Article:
17 Feb DSU Science and Range Clubs tour Gulf Coast to study local ecology, ranches and farms
While the most influential moments in a student’s life may come from classroom discussion or instruction, the memories that last the longest are often grounded in experiences that happen outside the classroom. Dickinson State University’s (DSU) Science and Range Clubs left their classrooms and the cold weather behind last month to travel the Gulf Coast studying coastal and swamp ecology and touring local ranches and farms. Their adventure took them through Louisiana and Texas Jan. 15-23, 2021, and included stops in rural areas as well as cities, like Corpus Christi and New Orleans.
The tour group was comprised of nine students who were accompanied by Dr. Paul Barnhart, associate professor of biology and advisor to the Science Club, and Dr. Josh Steffan, associate professor of agriculture, microbiology and soil biology and advisor to the Range Club. The group gathered early Friday morning at Murphy Hall on the DSU campus before climbing into a van and setting out on the first leg of their adventure: a short drive to the Dickinson Theodore Roosevelt Regional Airport. They anxiously boarded their 7 a.m. flight, had a four-hour layover in Denver, Colorado, and landed in Houston, Texas, that evening. The group jumped off the plane, gathered their luggage, and piled into another van. From there, they drove east, stopping for a bite at a local Cajun restaurant before crossing into Louisiana to find lodging.
During their first full day in the state, the group took an informative tour of the largest wetland and swamp in the United States, the Atchafalaya Basin, which is a combination of wetlands and river delta where the Atchafalaya River and the Gulf of Mexico converge. After the tour, they drove for about three hours to their next destination: the “Big Easy.”
New Orleans was one of many highlights for organismal biology major Lexee Craig. “We hung out on the main street, which is Bourbon Street, of New Orleans and got to look around and play ‘tourist’ for the day. Bourbon Street is kind of a miniature [Las] Vegas. It was fun!”
The group’s time in New Orleans took them to many different spots, from museums and plantations to graveyards and voodoo shops. “We took our own tour of an old graveyard,” said Craig. “It was really interesting! I think we found one grave that was placed in about 1860 or so… We talked a lot about the water table, because all of the graves are above-ground. They can’t have anything underground because they’re about a foot above sea level. They have huge family graves where they put all of the members in the same tomb. It was very interesting to see a bit of the history.”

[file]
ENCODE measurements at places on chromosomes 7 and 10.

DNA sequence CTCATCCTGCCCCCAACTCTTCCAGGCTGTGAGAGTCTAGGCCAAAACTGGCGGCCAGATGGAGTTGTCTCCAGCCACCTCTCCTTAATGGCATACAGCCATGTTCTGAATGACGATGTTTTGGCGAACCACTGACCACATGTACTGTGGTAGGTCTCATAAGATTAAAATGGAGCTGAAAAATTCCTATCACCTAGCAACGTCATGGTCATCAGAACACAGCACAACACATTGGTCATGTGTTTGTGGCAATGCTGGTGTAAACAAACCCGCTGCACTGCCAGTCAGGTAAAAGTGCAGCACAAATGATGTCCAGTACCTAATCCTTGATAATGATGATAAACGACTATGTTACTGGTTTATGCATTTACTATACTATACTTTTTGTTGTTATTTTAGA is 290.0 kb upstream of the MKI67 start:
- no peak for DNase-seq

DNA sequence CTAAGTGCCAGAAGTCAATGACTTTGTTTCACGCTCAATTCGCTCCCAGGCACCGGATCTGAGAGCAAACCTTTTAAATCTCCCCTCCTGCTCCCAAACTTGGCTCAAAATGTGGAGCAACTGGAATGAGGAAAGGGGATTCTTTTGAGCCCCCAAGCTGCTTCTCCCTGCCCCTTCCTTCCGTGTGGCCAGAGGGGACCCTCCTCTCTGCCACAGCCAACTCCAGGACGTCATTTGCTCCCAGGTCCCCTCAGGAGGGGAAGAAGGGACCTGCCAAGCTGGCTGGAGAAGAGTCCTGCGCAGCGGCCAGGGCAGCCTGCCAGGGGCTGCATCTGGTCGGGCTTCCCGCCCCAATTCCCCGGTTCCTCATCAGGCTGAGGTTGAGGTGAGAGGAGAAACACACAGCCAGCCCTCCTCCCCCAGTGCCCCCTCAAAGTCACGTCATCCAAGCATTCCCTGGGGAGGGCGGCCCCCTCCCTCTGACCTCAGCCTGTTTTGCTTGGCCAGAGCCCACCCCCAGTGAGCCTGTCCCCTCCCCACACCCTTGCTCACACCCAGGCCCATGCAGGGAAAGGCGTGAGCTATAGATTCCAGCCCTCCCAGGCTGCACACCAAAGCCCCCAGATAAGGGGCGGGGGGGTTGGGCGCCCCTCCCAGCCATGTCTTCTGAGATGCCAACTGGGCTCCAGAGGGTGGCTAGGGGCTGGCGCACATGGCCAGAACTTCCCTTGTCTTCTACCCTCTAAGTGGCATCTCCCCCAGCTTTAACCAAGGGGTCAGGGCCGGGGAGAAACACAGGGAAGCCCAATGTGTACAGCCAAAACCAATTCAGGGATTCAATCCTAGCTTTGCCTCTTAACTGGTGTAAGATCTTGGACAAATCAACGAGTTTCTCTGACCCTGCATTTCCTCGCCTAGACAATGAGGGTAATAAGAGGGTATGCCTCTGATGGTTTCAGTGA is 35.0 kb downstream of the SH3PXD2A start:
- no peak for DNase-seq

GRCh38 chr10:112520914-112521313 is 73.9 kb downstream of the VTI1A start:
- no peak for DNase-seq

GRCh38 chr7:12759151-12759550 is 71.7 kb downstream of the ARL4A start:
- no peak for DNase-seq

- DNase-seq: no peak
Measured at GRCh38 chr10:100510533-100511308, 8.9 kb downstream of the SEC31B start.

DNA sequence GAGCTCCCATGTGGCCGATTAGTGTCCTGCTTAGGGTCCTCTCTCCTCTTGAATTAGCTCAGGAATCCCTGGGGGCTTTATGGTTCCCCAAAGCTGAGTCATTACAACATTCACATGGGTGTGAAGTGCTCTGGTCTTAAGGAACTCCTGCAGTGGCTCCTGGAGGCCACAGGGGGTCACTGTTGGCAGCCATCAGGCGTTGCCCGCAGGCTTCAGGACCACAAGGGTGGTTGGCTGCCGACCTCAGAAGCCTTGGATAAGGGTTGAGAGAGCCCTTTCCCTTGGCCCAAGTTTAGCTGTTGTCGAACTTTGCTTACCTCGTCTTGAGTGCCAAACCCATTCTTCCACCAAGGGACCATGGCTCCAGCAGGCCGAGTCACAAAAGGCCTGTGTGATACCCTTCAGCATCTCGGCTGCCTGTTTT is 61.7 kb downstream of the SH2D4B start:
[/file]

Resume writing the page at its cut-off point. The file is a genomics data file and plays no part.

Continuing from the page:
Craig also enjoyed visiting the World War II museum in New Orleans. “It was amazing! It wasn’t as science-related, but I definitely learned a lot! …It’s the type of museum where you need three days to see everything.”
The group also took the time to visit a few aquariums during their trip. “We walked through the aquariums, and they are in order of your most basic lifeforms that you’re going to see in the oceans all the way up… And, in zoology and evolution [classes], we went through some of those same stages between terrestrial and aquatic.”
Before heading home, the group piled back into their van and drove to Corpus Christi, Texas. The students split up into two groups in order to visit two different sites. The Range Club traveled to King Ranch in Kingsville, Texas. The Ranch encompasses 825,000 acres of land, an area larger than the state of Rhode Island. The Science Club, including Craig, headed to the beach. They looked for seashells and discussed erosion while digging their feet deep into the sand and watching the water move the particles of sand around. Craig is from Wyoming, so we can imagine a beach day is a welcome change from what she’s used to!
In addition to being a pole vaulter for the Blue Hawk track and field team, Craig has served as an officer for the Science Club for the last three years and has helped her classmates organize fundraisers for trips like this one. For Craig, being a part of the Science Club is like being a part of a family: each member helps the others become the best versions of themselves. “The Science Club itself has made me a better student, because I’m around all the other biology and chemistry students,” said Craig. “Just being a part of the group and being able to go and do things together, it makes a huge difference on how you are able to get through school… Being in those clubs gives you that different perspective.”